In stocking a tank with animals, a step is taken which determines the type of tank management. The usual set-up is a tank containing animals such as small fish. The old rule, and still a good rule used with common sense, is one inch of fish to a gallon of water—no more than that, and page 4 preferably less. Fish and other ‘large’ animals, e.g. crayfish, shrimp, etc., require feeding. This means the constant addition of organic matter to the tank. Some is converted to animal protein and so ‘bound down’ and inaccessible to the tank generally; but much is passed in excretions. In the properly set-up tank most of the droppings and uneaten food can be removed from the settling hollow in the tank. The rest collects in amongst the plants or between the plants and the glass where it is not swirled up by the fish, and undergoes decomposition. The break-down products feed the plants which after a year or so can be thinned if needed. If algal blooms appear early in the life of a tank this shows that the tank is under-planted. More large plants must be added to absorb surplus plant nutriment and reduce illumination. If plants die down or fail to grow more illumination may be needed. Too little light and stunting of plants will lead to an accumulation of dissolved organic material, blooms of bacteria and explosive blooms of diatoms and algae if the illumination increases. The ‘balance’ with plants is that they must not deplete the tank of oxygen during the night; they must not overcrowd the tank so that the animals cannot be seen; and they must prevent algal and other blooms by utilising all available nutriment and controlling illumination.
Alternatively, an aquarium can be stocked with minute animals which do not require feeding. This is the ideal tank for the classroom for it can contain protozoa of many kinds, Hydra, turbellarians and other aquatic worms, rotifers, Daphnia and other Cladocera, Ostracoda, Copepoda, Amphipoda, aquatic insects and aquatic insect larvae, the smaller aquatic snails—in fact a wide variety of small life which can be kept available for study at any time. Moreover, since growth is slow, it will hold filamentous algae as well as the larger plants. The tank is set up essentially as before and ‘seeded’ with the washings from wild aquatic plants, debris from the floor of a pond, scrapings from rocks and logs submerged in streams and pools, etc. Only small quantities are required for seeding. Too much will foul the water. Avoid carnivorous animals such as beetle larvae, diving beetles, etc., and above all things avoid filter-feeding animals such as freshwater clams. (Since freshwater clams and mussels can individually filter up to twenty gallons of water a day, if introduced into a tank they quickly destroy the cycle of micro-organisms.) Out of the seedings will develop a community of small animals none of which require feeding and so the organic content of the tank remains constant.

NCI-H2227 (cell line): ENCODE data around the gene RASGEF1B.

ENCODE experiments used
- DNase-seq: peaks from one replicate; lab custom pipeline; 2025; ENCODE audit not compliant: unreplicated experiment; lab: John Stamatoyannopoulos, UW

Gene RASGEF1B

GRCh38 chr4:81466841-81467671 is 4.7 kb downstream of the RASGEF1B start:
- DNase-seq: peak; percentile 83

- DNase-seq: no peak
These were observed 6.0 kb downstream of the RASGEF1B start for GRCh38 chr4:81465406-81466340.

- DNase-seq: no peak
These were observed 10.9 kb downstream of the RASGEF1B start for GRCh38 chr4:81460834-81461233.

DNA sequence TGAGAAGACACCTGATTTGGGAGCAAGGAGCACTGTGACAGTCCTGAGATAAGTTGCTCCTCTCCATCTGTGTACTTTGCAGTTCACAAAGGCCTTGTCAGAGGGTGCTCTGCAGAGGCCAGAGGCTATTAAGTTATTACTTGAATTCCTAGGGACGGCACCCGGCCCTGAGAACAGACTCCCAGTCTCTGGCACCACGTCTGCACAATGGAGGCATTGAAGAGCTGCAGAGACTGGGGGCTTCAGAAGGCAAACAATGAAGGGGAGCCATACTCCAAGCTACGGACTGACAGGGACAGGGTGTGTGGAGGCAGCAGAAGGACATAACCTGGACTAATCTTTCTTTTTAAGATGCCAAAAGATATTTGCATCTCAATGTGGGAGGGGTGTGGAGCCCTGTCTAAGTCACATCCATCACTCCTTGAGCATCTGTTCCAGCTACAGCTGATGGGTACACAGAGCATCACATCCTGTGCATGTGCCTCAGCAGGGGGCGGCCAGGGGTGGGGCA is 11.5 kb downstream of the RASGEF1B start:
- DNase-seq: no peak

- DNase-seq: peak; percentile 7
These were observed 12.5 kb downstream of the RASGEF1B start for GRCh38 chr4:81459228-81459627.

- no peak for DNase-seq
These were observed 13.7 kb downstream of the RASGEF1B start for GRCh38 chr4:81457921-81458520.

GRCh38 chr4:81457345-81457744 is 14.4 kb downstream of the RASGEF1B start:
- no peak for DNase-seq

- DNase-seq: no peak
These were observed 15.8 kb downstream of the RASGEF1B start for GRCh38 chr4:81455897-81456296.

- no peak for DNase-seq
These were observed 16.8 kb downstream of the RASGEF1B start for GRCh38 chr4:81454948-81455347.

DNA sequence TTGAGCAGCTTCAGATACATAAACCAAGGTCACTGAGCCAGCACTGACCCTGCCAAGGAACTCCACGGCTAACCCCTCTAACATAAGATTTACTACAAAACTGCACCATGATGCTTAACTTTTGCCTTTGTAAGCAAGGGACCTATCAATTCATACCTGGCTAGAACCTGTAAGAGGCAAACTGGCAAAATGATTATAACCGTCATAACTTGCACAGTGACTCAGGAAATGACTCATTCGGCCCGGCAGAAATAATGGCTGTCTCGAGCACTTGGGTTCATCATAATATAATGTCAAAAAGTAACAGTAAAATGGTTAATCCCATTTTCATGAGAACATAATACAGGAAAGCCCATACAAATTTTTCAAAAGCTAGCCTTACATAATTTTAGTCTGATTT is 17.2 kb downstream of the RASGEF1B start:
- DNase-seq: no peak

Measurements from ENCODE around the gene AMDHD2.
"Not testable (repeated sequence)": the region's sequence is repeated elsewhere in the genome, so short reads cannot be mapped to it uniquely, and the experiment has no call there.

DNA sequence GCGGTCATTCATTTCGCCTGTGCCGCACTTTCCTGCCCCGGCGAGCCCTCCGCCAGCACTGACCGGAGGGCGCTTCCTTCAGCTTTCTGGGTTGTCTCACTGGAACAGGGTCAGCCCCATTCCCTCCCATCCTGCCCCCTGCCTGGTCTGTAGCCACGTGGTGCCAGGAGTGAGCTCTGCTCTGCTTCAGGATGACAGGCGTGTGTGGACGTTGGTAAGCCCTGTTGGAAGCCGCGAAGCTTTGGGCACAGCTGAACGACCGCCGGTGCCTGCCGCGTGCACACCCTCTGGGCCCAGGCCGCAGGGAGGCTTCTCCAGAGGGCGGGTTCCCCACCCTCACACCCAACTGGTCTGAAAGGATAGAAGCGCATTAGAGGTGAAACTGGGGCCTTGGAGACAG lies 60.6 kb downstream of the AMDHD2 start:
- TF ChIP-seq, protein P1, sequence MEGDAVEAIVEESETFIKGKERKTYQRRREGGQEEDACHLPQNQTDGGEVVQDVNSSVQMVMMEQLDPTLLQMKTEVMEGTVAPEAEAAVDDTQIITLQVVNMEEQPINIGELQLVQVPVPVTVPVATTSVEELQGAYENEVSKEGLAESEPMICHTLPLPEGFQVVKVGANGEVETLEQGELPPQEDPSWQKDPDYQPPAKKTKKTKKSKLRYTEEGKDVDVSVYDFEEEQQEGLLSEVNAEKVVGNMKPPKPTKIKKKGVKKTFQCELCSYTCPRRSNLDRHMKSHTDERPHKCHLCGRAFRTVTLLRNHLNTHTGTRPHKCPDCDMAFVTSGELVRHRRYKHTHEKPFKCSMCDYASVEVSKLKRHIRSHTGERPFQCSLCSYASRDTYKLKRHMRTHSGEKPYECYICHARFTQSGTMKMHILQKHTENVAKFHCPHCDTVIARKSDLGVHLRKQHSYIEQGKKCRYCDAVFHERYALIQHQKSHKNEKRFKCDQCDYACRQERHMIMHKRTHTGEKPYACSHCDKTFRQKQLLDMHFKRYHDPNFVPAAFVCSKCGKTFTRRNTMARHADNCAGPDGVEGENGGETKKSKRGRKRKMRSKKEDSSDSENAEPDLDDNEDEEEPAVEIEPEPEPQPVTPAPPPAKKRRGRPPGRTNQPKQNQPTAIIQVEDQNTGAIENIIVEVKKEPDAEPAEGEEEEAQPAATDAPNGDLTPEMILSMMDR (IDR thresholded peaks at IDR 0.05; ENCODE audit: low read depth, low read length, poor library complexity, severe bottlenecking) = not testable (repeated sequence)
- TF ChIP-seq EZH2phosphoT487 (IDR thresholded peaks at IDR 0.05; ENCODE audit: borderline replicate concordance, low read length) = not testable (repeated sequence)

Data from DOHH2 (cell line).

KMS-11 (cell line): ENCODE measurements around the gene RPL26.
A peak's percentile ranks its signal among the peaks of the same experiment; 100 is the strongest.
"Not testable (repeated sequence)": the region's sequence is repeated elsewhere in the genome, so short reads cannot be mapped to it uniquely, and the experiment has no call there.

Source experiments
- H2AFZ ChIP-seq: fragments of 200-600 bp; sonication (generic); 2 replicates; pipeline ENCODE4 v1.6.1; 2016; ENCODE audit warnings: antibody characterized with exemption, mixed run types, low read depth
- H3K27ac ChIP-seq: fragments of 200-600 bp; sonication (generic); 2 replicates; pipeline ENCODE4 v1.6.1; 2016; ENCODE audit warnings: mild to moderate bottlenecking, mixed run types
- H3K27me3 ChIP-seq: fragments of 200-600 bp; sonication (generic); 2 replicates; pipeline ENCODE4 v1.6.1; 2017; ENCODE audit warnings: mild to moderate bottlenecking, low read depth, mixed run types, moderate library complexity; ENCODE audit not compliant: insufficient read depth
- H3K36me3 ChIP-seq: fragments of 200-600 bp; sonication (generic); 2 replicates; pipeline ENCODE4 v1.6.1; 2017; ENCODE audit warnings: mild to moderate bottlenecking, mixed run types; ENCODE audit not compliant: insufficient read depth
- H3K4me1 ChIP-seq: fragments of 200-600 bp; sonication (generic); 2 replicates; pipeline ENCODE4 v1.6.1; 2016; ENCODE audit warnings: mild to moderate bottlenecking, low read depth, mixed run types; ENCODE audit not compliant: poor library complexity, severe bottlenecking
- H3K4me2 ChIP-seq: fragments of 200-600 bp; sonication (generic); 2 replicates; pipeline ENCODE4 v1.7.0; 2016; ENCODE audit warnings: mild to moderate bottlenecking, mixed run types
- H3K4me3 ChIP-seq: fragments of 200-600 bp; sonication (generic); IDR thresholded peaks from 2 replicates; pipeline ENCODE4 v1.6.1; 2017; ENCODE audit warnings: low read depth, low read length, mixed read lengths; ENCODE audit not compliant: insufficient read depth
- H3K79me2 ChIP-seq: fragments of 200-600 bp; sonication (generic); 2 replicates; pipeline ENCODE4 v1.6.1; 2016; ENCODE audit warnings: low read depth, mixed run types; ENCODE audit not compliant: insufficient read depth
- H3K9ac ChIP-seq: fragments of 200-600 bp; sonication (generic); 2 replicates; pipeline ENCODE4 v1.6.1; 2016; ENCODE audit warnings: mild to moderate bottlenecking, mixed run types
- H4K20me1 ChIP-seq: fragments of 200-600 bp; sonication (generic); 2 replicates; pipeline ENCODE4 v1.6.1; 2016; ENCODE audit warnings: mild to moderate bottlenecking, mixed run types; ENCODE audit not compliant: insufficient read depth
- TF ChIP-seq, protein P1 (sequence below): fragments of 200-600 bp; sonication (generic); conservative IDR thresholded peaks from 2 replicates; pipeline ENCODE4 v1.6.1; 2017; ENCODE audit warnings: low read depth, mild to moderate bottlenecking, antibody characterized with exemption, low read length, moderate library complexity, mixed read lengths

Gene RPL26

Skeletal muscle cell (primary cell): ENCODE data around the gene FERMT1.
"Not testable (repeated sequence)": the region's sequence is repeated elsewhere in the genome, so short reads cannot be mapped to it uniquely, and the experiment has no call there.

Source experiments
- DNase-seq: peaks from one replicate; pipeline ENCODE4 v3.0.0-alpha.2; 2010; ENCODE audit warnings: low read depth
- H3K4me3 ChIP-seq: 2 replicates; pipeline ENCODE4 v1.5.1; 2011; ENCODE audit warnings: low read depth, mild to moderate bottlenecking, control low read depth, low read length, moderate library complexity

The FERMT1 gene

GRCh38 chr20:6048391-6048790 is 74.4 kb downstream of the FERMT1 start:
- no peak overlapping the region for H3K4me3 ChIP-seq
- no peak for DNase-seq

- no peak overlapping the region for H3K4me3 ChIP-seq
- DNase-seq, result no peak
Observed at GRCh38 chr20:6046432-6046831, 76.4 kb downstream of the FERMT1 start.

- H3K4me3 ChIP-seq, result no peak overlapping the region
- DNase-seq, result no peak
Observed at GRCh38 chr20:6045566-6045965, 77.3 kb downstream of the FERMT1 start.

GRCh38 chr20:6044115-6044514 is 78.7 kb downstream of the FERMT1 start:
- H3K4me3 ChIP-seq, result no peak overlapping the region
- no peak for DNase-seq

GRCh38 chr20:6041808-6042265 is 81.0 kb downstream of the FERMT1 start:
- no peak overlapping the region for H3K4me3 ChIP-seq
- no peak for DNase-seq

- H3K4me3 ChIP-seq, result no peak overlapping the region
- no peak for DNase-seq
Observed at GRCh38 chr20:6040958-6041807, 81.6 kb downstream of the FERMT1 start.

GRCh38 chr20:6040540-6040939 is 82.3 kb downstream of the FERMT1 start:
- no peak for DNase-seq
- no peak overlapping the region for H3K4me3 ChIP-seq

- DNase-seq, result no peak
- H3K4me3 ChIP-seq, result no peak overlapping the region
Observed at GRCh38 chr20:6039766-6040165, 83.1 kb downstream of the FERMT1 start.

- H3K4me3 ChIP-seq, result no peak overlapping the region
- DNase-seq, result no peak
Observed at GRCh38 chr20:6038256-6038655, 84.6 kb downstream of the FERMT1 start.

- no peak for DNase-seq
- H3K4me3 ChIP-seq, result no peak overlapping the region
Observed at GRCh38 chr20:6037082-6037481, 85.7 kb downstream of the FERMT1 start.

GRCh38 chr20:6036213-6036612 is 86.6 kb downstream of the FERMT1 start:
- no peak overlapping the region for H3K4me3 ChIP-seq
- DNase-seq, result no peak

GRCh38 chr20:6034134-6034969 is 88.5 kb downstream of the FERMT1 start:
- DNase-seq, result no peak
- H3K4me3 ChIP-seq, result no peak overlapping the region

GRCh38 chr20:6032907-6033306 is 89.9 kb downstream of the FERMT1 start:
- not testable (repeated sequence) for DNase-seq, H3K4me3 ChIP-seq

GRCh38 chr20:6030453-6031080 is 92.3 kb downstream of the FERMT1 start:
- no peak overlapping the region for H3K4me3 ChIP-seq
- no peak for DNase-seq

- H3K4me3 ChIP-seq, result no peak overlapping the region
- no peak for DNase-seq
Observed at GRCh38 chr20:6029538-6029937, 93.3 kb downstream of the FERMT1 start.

Balancing this type of tank takes time, five months or more. The aim is to produce small continuous crops of floating bacteria, unicellular plants, and protozoa for minute filter-feeders such as Daphnia etc. which in their droppings and from their dead bodies will provide fertiliser to continue the cycle, and by their feeding prevent excessive blooms (green water) of unicellular algae. Accordingly, larger aquatic plants are required to a less extent in the first planting of a tank of this type (use about one crown of Vallisneria to every two gallons of water). Growth of these plants will be page 5 much slower than in a ‘fish’ tank. Nitella grows rapidly and is useful in the early years of these tanks because it flourishes on available nutriments but will die down quickly when starved. The quickest and simplest control of bloom organisms comes through successful seeding with pond cladocerans such as Daphnia which can be obtained in random collections. Any hint of ‘green water’ calls for more large plants and fresh seeding of the tank. Throughout the life of the tank it is sound practice to reseed at least once or twice in the year.
The theory of ‘balance’ outlined above is rule-of-thumb, but well-tested in practice. It centres on the control of the organic content of the water and of illumination by the use of larger aquatic plants so preventing blooms of microscopic plants and algae which cloud the water, fog the glass, and ‘spoil’ the tank. In general such blooms rob the water of oxygen, and some at least produce highly toxic substances such as saponins. The theory is concerned largely with the organic nitrogen cycle and takes little account of carbohydrates which are usually regarded as being balanced out by oxidation to carbon dioxide and water; but many of the breakdown products from higher carbohydrates are far too stable to be eliminated from the tank in such a simple manner and these probably increase in concentration over the years. However, this is disregarded in ordinary management but is still worth investigation. The theory recognises the importance of essential minerals and some aquarists consider that the binding-down of these substances by the larger aquatic plants is the primary factor in prohibiting blooms of algae and diatoms; but the case is not proven, and in practice all that is required is to regard the larger aquatic plants as controllable agents which permit control of the lesser elements in the tank and so bring the tank to ‘balance’.
This theory provides the answers to the many questions which are so often asked. Are snails needed to keep the glass clean? Are clams needed to filter the water? How often should the water be changed? In each case, the answer is the same—never, with a properly balanced tank, for there will be nothing to cloud the glass, fog or foul the water. Simple consideration of the theory provides the answers to all the problems which arise and places tank management on an understandable basis.